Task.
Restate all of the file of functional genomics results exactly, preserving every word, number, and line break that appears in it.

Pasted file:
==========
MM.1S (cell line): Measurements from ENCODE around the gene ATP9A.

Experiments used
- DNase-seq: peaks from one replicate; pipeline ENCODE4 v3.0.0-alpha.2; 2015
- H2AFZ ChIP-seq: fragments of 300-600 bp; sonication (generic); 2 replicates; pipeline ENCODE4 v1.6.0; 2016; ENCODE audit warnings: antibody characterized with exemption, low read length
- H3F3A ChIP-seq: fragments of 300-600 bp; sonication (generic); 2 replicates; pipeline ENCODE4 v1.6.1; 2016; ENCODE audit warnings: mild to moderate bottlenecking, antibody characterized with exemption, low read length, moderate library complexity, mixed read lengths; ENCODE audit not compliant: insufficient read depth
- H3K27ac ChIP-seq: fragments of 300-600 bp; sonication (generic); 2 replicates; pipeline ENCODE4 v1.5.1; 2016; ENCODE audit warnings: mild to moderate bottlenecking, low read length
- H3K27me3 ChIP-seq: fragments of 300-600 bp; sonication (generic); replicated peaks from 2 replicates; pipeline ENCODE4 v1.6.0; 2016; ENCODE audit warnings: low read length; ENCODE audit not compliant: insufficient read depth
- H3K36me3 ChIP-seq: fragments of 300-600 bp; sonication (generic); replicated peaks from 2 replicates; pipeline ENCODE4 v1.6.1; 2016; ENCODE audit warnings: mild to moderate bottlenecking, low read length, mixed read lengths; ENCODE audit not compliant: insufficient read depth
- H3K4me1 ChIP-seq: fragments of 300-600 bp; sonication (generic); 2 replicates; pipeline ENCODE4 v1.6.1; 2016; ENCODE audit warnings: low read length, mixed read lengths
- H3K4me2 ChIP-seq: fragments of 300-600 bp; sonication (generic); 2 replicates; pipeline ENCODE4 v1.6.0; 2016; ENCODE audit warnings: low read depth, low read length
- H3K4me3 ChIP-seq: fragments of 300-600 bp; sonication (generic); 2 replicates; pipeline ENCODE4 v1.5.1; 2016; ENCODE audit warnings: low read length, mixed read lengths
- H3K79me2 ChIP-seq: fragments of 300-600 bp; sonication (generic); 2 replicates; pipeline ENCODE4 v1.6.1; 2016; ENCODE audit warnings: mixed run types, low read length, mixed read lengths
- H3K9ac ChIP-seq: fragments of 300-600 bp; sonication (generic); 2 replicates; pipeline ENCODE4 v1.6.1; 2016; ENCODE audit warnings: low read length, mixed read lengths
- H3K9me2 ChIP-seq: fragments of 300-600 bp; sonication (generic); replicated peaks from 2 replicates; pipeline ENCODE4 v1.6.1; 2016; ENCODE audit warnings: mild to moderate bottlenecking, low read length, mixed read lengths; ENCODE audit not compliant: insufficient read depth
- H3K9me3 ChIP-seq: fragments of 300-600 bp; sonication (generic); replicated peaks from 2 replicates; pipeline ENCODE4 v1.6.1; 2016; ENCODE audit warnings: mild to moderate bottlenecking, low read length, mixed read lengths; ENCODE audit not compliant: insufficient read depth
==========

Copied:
MM.1S (cell line): Measurements from ENCODE around the gene ATP9A.

Experiments used
- DNase-seq: peaks from one replicate; pipeline ENCODE4 v3.0.0-alpha.2; 2015
- H2AFZ ChIP-seq: fragments of 300-600 bp; sonication (generic); 2 replicates; pipeline ENCODE4 v1.6.0; 2016; ENCODE audit warnings: antibody characterized with exemption, low read length
- H3F3A ChIP-seq: fragments of 300-600 bp; sonication (generic); 2 replicates; pipeline ENCODE4 v1.6.1; 2016; ENCODE audit warnings: mild to moderate bottlenecking, antibody characterized with exemption, low read length, moderate library complexity, mixed read lengths; ENCODE audit not compliant: insufficient read depth
- H3K27ac ChIP-seq: fragments of 300-600 bp; sonication (generic); 2 replicates; pipeline ENCODE4 v1.5.1; 2016; ENCODE audit warnings: mild to moderate bottlenecking, low read length
- H3K27me3 ChIP-seq: fragments of 300-600 bp; sonication (generic); replicated peaks from 2 replicates; pipeline ENCODE4 v1.6.0; 2016; ENCODE audit warnings: low read length; ENCODE audit not compliant: insufficient read depth
- H3K36me3 ChIP-seq: fragments of 300-600 bp; sonication (generic); replicated peaks from 2 replicates; pipeline ENCODE4 v1.6.1; 2016; ENCODE audit warnings: mild to moderate bottlenecking, low read length, mixed read lengths; ENCODE audit not compliant: insufficient read depth
- H3K4me1 ChIP-seq: fragments of 300-600 bp; sonication (generic); 2 replicates; pipeline ENCODE4 v1.6.1; 2016; ENCODE audit warnings: low read length, mixed read lengths
- H3K4me2 ChIP-seq: fragments of 300-600 bp; sonication (generic); 2 replicates; pipeline ENCODE4 v1.6.0; 2016; ENCODE audit warnings: low read depth, low read length
- H3K4me3 ChIP-seq: fragments of 300-600 bp; sonication (generic); 2 replicates; pipeline ENCODE4 v1.5.1; 2016; ENCODE audit warnings: low read length, mixed read lengths
- H3K79me2 ChIP-seq: fragments of 300-600 bp; sonication (generic); 2 replicates; pipeline ENCODE4 v1.6.1; 2016; ENCODE audit warnings: mixed run types, low read length, mixed read lengths
- H3K9ac ChIP-seq: fragments of 300-600 bp; sonication (generic); 2 replicates; pipeline ENCODE4 v1.6.1; 2016; ENCODE audit warnings: low read length, mixed read lengths
- H3K9me2 ChIP-seq: fragments of 300-600 bp; sonication (generic); replicated peaks from 2 replicates; pipeline ENCODE4 v1.6.1; 2016; ENCODE audit warnings: mild to moderate bottlenecking, low read length, mixed read lengths; ENCODE audit not compliant: insufficient read depth
- H3K9me3 ChIP-seq: fragments of 300-600 bp; sonication (generic); replicated peaks from 2 replicates; pipeline ENCODE4 v1.6.1; 2016; ENCODE audit warnings: mild to moderate bottlenecking, low read length, mixed read lengths; ENCODE audit not compliant: insufficient read depth